Surgery for Hyperthrophic Cardiomyopathy (HMC)
Septal Myectomy is considered the safest and most durable way to reduce obstruction caused by Hypertropic CardioMyopathy (HCM) and to address severe symptoms. This open heart procedure involves cutting away part of the overgrown heart muscle to restore blood flow to the hypertrophic heart.. Removing part of this overgrown muscle improves blood flow and reduces mitral regurgitation.
Surgeons may conduct this procedure using different approaches, depending on the location of the thickened heart muscle. Surgeons may sometimes perform mitral valve repair at the same time as a myectomy. Septal myectomy is available only in medical centers that specialize in the treatment of hypertrophic cardiomyopathy. With increased knowledge of the anatomy of the hypertrophic heart and with advanced imaging techniques, cardiovascular surgeons now are able to cut deeper and remove even more of the fibrous tissue that obstructs blood flow, achieving better results. Many patients experience significant relief immediately after surgery.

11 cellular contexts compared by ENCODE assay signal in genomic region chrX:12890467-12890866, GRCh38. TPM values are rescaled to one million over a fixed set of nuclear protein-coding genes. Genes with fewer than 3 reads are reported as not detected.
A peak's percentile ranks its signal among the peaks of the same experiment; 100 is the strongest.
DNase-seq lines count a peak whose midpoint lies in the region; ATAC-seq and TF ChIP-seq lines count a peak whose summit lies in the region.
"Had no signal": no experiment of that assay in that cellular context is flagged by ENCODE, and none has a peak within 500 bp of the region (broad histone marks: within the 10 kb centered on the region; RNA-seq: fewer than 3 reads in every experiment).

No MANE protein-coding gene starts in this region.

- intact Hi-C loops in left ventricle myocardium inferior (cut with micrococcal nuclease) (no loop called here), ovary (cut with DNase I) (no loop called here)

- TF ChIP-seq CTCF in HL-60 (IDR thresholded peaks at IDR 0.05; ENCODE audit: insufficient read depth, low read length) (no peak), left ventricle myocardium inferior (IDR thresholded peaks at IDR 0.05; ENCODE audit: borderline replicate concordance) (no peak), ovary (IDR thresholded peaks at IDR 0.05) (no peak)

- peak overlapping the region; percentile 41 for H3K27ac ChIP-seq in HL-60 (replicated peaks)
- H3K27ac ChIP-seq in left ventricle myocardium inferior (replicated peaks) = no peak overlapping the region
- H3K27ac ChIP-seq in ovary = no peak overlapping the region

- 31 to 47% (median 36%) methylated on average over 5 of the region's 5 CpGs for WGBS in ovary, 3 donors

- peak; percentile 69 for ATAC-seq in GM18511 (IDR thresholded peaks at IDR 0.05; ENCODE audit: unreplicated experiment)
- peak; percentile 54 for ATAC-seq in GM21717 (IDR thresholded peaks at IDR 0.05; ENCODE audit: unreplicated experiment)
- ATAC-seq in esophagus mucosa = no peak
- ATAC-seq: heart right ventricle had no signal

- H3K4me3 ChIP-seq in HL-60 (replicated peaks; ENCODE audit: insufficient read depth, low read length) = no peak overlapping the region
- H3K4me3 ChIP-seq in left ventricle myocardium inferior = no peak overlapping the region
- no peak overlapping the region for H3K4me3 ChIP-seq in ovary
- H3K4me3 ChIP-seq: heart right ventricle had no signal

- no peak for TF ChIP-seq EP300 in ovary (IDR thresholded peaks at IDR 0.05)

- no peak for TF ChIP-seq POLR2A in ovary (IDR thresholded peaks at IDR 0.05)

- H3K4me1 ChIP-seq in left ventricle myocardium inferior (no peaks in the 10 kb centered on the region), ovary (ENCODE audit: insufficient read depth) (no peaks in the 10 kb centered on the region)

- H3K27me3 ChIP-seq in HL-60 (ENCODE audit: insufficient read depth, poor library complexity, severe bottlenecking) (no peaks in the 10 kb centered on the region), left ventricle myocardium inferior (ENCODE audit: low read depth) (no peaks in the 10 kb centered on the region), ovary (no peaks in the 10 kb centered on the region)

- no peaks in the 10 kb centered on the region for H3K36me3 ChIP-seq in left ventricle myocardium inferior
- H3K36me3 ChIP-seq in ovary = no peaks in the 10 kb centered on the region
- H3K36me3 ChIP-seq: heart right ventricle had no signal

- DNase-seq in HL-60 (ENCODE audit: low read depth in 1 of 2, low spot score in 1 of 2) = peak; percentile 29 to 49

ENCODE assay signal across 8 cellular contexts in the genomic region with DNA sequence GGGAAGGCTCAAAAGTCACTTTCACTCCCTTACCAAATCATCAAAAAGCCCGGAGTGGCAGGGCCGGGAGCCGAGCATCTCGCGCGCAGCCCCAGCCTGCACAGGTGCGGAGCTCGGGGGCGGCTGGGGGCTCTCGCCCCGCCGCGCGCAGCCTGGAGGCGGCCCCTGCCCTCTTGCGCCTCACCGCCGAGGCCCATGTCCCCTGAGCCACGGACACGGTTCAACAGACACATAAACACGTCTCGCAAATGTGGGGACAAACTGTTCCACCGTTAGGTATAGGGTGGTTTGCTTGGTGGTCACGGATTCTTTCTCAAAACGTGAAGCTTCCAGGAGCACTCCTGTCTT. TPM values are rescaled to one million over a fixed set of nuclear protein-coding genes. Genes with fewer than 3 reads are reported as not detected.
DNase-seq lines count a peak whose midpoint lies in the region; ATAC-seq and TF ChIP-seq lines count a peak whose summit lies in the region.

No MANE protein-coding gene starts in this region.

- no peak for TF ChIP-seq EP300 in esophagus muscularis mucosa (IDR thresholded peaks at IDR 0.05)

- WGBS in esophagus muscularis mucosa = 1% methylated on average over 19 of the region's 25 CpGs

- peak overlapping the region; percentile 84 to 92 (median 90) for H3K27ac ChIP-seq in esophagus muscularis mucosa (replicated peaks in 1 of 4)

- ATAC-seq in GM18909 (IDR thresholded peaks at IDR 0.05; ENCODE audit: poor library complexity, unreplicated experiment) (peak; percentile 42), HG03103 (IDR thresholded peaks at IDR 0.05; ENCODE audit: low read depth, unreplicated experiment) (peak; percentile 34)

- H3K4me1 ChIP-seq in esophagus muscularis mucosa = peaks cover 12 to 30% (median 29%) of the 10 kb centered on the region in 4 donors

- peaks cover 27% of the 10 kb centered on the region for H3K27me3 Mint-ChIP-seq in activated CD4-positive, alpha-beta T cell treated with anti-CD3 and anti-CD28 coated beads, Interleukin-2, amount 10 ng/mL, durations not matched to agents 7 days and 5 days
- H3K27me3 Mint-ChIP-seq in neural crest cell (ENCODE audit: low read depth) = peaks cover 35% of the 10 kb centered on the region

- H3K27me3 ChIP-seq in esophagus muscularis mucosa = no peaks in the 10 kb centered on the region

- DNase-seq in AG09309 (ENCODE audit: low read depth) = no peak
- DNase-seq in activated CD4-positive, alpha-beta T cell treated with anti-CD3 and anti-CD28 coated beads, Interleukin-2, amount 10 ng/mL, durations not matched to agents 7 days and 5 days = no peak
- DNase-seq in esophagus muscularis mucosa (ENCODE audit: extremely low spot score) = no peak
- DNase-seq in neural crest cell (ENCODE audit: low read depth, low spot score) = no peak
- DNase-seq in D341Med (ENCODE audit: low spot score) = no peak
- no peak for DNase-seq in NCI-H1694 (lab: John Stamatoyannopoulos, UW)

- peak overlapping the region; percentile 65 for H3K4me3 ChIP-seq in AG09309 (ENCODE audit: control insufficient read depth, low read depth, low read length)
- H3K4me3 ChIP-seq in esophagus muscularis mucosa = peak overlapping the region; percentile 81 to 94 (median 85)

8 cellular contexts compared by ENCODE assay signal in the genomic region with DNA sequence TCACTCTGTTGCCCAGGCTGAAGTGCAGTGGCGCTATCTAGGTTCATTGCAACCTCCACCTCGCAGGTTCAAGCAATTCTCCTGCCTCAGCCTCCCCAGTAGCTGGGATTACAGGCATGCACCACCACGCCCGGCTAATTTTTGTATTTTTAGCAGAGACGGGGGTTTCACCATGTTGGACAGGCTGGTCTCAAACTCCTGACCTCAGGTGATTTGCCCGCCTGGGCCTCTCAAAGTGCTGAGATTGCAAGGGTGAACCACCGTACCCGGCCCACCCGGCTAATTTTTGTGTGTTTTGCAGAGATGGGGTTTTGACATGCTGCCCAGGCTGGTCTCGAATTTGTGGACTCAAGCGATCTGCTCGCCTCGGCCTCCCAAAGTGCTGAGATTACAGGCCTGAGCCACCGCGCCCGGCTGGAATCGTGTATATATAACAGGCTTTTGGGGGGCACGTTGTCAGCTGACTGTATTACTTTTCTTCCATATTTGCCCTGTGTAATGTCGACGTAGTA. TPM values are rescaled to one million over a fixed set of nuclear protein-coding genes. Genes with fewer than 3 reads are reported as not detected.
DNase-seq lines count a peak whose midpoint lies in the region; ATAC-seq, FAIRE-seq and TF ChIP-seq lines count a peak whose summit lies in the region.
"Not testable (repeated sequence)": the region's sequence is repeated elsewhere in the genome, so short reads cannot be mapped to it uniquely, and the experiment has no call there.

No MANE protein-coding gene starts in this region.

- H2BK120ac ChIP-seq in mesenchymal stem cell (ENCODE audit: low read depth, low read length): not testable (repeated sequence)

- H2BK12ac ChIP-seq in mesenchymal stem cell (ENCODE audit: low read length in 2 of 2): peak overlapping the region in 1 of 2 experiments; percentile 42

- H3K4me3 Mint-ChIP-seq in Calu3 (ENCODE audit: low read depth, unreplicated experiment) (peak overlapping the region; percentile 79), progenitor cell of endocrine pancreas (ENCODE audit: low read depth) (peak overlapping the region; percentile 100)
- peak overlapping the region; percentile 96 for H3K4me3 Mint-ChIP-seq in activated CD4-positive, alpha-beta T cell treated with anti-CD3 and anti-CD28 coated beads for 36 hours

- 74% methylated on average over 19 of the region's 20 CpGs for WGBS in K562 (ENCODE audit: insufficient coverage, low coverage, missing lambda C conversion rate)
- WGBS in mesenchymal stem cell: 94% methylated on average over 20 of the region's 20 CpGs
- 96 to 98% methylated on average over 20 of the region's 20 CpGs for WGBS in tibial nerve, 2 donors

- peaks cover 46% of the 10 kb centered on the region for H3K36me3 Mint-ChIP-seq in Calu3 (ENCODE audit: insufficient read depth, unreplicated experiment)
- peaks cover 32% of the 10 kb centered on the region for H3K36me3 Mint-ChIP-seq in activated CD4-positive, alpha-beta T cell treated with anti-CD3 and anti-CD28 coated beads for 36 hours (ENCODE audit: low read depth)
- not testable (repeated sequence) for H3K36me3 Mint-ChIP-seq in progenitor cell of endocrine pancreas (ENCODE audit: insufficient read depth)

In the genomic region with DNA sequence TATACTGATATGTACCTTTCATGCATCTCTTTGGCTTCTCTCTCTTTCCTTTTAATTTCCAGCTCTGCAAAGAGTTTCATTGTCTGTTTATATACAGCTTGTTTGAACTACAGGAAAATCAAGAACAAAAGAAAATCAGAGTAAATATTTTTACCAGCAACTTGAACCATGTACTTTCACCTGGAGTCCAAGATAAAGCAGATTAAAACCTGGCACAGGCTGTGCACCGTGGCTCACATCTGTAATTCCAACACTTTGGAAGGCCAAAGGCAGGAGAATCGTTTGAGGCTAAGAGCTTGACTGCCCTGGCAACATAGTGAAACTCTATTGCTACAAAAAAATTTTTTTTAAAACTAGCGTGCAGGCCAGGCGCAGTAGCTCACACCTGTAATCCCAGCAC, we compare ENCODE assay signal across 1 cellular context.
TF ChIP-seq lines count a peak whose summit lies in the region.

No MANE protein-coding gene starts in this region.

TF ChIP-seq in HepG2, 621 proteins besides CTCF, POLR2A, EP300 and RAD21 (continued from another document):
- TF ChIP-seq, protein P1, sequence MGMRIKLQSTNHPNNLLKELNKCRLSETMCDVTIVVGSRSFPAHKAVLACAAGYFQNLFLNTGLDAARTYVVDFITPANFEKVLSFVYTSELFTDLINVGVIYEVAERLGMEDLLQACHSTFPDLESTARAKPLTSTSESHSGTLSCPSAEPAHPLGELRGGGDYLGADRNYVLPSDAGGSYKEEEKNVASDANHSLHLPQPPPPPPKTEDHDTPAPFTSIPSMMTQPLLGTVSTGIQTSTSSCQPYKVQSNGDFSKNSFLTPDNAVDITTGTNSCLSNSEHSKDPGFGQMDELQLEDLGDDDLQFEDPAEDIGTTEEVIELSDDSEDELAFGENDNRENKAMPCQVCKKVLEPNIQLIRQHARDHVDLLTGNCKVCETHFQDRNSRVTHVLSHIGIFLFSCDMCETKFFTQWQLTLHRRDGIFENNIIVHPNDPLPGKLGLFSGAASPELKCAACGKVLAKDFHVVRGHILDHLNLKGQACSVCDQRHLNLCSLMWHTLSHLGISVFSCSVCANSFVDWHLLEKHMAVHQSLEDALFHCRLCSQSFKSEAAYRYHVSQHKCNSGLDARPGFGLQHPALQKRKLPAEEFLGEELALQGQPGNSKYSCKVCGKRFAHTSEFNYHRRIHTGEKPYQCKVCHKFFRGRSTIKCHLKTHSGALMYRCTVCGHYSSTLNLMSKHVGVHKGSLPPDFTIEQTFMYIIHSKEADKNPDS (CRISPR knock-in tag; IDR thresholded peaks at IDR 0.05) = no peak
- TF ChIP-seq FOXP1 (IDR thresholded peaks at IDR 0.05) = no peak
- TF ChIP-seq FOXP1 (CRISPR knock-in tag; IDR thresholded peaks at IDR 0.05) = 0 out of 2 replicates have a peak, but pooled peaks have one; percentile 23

A second surgical approach is septal ablation. In septal ablation, a small portion of the thickened heart muscle is destroyed by injecting alcohol through a long, thin tube, or catheter, into the artery supplying blood to that area.
A third surgical approach is an Implantable Cardioverter-Defibrillator (ICD). Your cardiologist may recommend an ICD if the patient has life-threatening heart rhythm disorders such as ventricular tachycardia or ventricular fibrillation. An ICD is a small device that continuously monitors heartbeat and is implanted in the chest like a pacemaker. If a life-threatening arrhythmia occurs, the ICD delivers precisely calibrated electrical shocks to restore a normal heart rhythm. An ICD may be recommended in cases of hypertrophic cardiomyopathy with a high risk of sudden cardiac death due to abnormal heart rhythms.